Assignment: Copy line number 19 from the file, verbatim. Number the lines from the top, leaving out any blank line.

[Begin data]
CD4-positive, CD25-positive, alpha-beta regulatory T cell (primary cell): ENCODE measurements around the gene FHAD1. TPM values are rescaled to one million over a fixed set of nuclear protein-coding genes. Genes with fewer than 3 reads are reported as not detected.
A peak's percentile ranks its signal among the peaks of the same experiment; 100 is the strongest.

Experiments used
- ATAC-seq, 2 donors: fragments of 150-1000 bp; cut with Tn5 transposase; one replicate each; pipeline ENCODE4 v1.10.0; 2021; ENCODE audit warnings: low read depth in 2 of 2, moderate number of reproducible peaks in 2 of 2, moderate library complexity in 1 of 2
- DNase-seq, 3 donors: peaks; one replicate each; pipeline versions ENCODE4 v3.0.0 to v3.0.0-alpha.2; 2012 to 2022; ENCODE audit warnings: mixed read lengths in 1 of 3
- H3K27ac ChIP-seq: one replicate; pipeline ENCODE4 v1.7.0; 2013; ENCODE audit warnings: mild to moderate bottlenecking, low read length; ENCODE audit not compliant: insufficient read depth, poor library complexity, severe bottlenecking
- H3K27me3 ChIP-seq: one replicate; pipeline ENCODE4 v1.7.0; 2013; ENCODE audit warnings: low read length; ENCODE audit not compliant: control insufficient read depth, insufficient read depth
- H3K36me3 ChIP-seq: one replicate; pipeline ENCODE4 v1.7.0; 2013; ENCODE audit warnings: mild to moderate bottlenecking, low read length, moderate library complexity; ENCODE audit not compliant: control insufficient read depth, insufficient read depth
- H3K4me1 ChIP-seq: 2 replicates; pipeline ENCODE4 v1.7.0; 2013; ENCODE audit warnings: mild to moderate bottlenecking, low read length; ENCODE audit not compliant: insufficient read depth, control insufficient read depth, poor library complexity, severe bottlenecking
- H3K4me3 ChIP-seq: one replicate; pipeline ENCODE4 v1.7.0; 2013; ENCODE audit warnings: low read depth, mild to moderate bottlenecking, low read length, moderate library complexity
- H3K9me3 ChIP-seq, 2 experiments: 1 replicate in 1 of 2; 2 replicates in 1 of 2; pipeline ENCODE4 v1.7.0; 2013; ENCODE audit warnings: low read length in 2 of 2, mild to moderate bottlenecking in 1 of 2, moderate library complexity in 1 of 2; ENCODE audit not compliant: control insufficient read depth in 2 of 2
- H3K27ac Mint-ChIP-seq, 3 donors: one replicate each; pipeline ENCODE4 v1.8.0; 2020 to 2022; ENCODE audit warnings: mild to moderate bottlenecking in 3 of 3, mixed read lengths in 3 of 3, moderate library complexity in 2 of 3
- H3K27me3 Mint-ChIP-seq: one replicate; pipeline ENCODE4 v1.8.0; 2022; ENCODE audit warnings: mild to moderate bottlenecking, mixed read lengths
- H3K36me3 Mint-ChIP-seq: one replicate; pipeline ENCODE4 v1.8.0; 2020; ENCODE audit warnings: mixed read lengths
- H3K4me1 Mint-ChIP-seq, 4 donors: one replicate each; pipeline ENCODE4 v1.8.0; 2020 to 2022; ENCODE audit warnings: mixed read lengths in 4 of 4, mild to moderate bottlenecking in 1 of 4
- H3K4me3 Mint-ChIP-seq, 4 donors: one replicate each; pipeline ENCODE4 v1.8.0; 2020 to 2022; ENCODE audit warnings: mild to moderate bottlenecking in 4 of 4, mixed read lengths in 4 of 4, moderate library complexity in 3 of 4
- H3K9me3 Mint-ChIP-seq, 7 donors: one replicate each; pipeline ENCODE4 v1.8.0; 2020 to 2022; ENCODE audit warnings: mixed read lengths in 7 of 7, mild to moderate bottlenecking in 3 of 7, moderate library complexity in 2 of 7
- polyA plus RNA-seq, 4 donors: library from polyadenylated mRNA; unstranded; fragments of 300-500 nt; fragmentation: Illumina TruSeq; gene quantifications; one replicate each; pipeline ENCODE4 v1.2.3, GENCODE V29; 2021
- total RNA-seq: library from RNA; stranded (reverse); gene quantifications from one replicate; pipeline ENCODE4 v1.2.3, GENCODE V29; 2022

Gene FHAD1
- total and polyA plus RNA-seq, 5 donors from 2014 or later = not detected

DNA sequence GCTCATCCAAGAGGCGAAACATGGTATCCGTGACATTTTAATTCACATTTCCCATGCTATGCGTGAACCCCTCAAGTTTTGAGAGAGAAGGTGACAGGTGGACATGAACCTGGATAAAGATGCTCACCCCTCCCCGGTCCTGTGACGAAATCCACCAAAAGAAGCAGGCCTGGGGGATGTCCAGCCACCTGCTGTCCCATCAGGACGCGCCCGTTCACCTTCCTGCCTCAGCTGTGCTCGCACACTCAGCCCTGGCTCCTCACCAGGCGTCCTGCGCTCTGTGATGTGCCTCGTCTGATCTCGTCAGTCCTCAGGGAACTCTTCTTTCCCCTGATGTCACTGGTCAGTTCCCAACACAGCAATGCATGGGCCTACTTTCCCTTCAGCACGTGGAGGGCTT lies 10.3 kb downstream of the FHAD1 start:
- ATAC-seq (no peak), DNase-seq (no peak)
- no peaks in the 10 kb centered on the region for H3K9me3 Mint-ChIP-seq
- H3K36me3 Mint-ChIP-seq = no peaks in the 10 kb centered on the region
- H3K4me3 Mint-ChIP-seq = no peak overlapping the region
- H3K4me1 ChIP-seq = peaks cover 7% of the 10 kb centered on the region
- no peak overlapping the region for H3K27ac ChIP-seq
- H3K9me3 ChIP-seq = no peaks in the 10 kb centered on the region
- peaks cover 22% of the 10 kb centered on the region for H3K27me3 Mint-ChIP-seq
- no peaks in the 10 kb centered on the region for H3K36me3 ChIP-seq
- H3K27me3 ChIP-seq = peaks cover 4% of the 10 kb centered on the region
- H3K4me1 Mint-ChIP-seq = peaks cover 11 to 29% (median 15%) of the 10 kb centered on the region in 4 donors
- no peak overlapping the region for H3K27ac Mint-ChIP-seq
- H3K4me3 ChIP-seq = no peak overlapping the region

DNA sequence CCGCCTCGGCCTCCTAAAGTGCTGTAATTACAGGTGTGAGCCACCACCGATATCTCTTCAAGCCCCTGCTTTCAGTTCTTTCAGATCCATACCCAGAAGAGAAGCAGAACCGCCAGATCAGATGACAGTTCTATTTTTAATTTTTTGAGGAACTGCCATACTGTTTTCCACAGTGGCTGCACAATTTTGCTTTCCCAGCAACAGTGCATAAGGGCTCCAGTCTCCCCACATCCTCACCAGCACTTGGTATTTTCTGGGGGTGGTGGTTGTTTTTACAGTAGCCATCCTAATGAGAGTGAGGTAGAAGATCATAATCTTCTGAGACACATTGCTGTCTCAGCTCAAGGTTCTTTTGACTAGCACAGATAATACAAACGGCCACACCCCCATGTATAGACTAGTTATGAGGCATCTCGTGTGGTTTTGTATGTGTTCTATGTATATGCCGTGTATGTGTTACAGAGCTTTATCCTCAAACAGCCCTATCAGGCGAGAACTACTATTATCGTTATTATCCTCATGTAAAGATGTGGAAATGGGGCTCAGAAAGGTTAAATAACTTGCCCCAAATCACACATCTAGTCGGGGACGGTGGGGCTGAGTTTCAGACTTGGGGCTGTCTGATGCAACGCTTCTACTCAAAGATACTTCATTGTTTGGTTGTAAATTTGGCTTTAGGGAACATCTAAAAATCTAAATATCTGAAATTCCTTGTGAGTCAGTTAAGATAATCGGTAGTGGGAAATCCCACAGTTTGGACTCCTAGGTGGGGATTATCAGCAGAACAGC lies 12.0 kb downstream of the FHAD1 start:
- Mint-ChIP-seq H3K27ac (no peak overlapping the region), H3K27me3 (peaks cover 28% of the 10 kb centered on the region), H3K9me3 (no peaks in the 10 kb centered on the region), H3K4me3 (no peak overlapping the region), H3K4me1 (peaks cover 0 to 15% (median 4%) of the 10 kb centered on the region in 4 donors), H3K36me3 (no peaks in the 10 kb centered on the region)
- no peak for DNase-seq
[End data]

- total RNA-seq: library from RNA; stranded (reverse); gene quantifications from one replicate; pipeline ENCODE4 v1.2.3, GENCODE V29; 2022